a planet burning hot, breathing ragged
To heal our planet we must know it more deeply.
Seven Sydney historians and a local musician shared stories in word and song of places that have formed us, to re-enchant the world and lay down memories for the future
Hans Pols, Tending to the Nation: Medicine, Nationalism and Decolonisation in the Dutch East Indies and Indonesia, manuscript submitted to Cambridge University Press [Editor]
Warwick Anderson, Barbara Brookes and Miranda Johnson, eds. Pacific Futures: Past and Present, in preparation for University of Hawai’i Press [Copy-editor]
Warwick Anderson and Ricardo Roque, eds., special issue of the Journal of Southeast Asian Studies [Copy-editor]
Warwick Anderson and Ian R. Mackay, Intolerant Bodies: A Short History of Autoimmunity (Durham: Johns Hopkins University Press, 2014) [Proofreading and Index]
Psychology as if the whole earth mattered
Towards a planetary mental health
IN THE FACE OF DEVELOPING ECOLOGICAL CRISES, argued Anthony McMichael in 1990, the real driver of action would be human health, and those who wished to protect it would need to learn to ‘anticipate the future’. That perspective has given way to planetary health, a complex, globally framed epidemiology – or a human ecology pressed by crisis conditions into urgent focus on health outcomes. The new field looks to build a sufficient evidence basis for the radical reconfiguration of agriculture, energy, transportation, housing, and other systems in a deteriorating planetary environment – to protect human health by preserving the health of natural planetary systems. While advocates emphasise the significance of mental health within their framework, early projects and outcomes under its rubric have concentrated on physical health. One reason for this may be that the systems thinking which underpins the field has led to profound challenges when applied to psychological problems.
This historical project traces the emergence of ‘planetary mental health’ formulations from the 1980s, when psychiatrists and psychologists active in the medical antinuclear advocacy movement formed their own organisations. They studied not only the potential psychological effects of nuclear war (as their peers did with bodily effects), but the psychology of living under its threat, especially as it presented in children. Some, inspired by developments in systems thinking, went further, investigating the psychological factors which had produced and continued to sustain weapons of such unruly power, diagnosing forms of psychopathology, or ‘nuclear madness’. As the Cold War drew to a close, these researchers applied the frameworks they had developed to the ecological crisis revealed by the landmark UN World Commission on Environment and Development, and begun to map the health effects of deteriorating planetary systems. Drawing on the interdisciplinary insights of human ecology, psychological researchers presented a challenging hypothesis under the banner of ‘ecopsychology’ which prefigured later discussions of the ‘anthropocene’. Humans, they argued, by imagining themselves separate from other species, had developed a fundamental psychopathology, of which the destruction of their ‘life-support systems’ was a deadly symptom and testament. So too the anxiety, despair and ‘solastalgia’ which appear increasingly endemic in the anthropocene are symptoms not only of environmental deterioration but of that fundamental dislocation.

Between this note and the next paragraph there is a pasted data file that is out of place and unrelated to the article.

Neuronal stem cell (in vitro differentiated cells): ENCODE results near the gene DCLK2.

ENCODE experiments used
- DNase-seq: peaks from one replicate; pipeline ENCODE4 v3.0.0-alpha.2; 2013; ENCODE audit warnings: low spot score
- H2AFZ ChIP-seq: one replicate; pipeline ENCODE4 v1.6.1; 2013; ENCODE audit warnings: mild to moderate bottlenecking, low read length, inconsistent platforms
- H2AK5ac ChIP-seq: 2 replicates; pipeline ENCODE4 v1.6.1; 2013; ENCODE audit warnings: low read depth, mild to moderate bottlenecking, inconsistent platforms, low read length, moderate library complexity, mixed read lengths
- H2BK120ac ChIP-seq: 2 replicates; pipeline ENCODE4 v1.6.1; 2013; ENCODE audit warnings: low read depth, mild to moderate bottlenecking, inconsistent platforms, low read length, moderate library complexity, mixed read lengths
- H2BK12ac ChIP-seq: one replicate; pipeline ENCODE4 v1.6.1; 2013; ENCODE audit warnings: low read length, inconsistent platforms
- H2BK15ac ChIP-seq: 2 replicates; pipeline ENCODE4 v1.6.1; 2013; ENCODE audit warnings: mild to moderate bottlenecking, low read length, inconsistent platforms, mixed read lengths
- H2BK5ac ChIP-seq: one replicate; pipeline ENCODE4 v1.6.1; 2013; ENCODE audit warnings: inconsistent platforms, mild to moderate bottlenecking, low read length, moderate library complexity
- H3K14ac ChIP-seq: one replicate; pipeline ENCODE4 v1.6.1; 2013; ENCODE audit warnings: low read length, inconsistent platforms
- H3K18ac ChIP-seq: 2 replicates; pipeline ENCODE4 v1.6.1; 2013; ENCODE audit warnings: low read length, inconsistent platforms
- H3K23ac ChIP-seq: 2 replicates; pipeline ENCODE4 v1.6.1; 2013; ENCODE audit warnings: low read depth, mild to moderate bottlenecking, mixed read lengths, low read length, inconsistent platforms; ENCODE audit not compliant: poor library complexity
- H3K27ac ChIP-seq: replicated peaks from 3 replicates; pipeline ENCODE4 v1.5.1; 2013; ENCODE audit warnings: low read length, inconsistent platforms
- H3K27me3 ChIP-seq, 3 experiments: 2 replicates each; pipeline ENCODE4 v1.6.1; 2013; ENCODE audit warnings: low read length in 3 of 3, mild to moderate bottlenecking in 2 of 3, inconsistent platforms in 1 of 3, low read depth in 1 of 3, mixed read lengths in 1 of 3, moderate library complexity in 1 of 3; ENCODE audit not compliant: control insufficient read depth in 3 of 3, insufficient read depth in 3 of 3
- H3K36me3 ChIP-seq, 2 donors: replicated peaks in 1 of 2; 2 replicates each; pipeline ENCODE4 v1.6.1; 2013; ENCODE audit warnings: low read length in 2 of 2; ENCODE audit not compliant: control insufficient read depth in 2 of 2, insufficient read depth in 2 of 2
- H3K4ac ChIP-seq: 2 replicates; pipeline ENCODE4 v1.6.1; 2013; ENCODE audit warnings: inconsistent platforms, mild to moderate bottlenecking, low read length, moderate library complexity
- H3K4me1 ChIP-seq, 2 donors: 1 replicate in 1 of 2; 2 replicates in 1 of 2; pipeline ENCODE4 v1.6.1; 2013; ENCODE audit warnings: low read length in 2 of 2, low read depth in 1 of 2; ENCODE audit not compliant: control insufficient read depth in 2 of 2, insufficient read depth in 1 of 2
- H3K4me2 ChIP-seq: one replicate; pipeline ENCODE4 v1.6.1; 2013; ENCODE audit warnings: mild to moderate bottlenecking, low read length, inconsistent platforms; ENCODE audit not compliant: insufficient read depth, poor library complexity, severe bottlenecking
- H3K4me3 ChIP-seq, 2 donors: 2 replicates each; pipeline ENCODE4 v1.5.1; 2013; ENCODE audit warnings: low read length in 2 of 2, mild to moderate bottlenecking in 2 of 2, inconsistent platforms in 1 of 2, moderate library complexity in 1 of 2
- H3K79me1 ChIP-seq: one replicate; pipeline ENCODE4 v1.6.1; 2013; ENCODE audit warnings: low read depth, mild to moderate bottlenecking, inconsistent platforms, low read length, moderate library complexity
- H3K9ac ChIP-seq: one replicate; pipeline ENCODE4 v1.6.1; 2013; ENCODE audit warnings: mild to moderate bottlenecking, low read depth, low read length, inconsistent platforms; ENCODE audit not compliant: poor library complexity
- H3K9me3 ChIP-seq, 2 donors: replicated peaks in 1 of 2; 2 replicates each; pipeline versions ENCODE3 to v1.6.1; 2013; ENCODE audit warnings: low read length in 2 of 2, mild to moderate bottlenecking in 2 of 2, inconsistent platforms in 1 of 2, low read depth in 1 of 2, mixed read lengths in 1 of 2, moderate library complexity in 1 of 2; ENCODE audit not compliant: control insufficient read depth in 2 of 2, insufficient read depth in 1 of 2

This project will compare the planetary health and global mental health frameworks with these insights from human ecology and ecopsychology to explore the vectors and boundaries of the systems thinking which has become increasingly dominant in biomedical thinking since the mid-twentieth century, and the disciplinary resistance to overarching questions – about human selves and the species – which have emerged both from the study of deep evolutionary time and from the modelling of deteriorating futures.